Since , the output of the extractor is precisely .

This protocol happens to be zero-knowledge, though that property is not required for a proof of knowledge.

Sigma protocols[edit]

Protocols which have the above three-move structure (commitment, challenge and response) are called sigma protocols.[4] The Greek letter visualizes the flow of the protocol. Sigma protocols exist for proving various statements, such as those pertaining to discrete logarithms. Using these proofs, the prover can not only prove the knowledge of the discrete logarithm, but also that the discrete logarithm is of a specific form. For instance, it is possible to prove that two logarithms of and with respect to bases and are equal or fulfill some other linear relation. For a and b elements of , we say that the prover proves knowledge of and such that and . Equality corresponds to the special case where a = 1 and b = 0. As can be trivially computed from this is equivalent to proving knowledge of an x such that .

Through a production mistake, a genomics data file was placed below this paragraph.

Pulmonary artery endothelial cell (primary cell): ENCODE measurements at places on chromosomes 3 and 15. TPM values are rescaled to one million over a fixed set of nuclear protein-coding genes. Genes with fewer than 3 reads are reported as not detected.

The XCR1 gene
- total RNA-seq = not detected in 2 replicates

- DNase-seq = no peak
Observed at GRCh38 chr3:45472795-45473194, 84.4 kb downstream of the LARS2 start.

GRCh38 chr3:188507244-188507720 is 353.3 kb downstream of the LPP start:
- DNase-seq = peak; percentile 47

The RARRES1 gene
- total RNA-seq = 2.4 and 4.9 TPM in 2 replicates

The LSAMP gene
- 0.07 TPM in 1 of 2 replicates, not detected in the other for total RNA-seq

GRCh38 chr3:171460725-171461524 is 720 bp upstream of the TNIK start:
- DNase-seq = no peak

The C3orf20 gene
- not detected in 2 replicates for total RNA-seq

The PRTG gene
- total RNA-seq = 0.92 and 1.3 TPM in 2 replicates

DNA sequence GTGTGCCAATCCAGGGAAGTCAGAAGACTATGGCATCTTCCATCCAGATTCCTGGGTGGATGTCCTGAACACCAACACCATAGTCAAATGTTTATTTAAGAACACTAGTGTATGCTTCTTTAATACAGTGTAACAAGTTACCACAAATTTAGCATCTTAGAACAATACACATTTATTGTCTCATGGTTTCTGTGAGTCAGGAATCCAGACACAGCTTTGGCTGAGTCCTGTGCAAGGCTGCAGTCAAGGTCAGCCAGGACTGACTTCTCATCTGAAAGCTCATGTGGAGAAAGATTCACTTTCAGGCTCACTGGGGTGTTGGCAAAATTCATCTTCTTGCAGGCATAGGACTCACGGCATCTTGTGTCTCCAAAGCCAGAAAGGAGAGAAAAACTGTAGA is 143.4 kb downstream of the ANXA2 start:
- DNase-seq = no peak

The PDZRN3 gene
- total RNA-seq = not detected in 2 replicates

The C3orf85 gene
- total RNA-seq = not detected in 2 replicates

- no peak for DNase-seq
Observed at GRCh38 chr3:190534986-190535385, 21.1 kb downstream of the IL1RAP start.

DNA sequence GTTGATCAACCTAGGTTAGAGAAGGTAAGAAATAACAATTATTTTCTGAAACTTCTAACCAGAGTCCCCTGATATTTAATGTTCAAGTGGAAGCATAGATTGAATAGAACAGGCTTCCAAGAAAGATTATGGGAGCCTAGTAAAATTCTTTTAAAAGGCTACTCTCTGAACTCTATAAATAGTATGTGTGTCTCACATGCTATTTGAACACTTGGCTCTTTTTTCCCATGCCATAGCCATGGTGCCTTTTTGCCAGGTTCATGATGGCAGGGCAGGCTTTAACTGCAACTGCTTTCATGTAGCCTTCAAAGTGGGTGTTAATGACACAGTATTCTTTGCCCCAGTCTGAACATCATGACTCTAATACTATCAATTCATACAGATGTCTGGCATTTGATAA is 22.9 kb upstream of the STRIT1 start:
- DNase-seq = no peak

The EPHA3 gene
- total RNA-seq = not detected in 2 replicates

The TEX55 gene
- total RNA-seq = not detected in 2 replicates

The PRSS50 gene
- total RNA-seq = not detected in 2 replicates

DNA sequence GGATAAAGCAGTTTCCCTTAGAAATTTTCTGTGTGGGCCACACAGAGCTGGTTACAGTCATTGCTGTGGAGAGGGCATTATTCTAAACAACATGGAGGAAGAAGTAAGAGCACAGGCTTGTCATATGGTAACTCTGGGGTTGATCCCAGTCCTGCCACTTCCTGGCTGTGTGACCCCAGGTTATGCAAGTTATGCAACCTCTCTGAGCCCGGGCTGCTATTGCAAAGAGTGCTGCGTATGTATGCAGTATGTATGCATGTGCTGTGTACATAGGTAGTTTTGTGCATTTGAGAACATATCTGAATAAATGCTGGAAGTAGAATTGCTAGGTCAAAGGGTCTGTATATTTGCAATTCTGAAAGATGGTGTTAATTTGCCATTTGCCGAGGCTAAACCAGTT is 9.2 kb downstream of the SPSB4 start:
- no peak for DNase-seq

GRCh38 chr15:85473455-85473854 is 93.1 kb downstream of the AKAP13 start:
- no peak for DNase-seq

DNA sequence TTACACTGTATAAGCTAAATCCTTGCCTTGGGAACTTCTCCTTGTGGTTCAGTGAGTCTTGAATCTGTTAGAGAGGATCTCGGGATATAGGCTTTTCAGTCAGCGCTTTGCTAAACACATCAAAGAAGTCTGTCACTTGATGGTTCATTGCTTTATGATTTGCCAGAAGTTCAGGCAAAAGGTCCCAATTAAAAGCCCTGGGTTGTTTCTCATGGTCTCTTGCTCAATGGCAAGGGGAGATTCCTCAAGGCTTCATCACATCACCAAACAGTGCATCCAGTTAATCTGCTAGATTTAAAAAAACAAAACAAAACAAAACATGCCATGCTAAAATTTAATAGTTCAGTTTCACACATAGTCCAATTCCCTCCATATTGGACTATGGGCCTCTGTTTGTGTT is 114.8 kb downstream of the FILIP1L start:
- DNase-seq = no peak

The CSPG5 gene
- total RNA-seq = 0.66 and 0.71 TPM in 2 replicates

This is the intuition behind the following notation,[5] which is commonly used to express what exactly is proven by a proof of knowledge.

states that the prover knows an x that fulfills the relation above.


Proofs of knowledge are useful tool for the construction of identification protocols, and in their non-interactive variant, signature schemes. Such schemes are:

They are also used in the construction of group signature and anonymous digital credential systems.

See also[edit]


  1. ^ Shafi Goldwasser, Silvio Micali, and Charles Rackoff. The knowledge complexity of interactive proof-systems. Proceedings of 17th Symposium on the Theory of Computation, Providence, Rhode Island. 1985. Draft. Extended abstract
  2. ^ a b Mihir Bellare, Oded Goldreich: On Defining Proofs of Knowledge. CRYPTO 1992: 390–420
  3. ^ C P Schnorr, Efficient identification and signatures for smart cards, in G Brassard, ed. Advances in Cryptology – Crypto '89, 239–252, Springer-Verlag, 1990. Lecture Notes in Computer Science, nr 435
  4. ^ [1] On Sigma protocols
  5. ^ Proof Systems for General Statements about Discrete Logarithms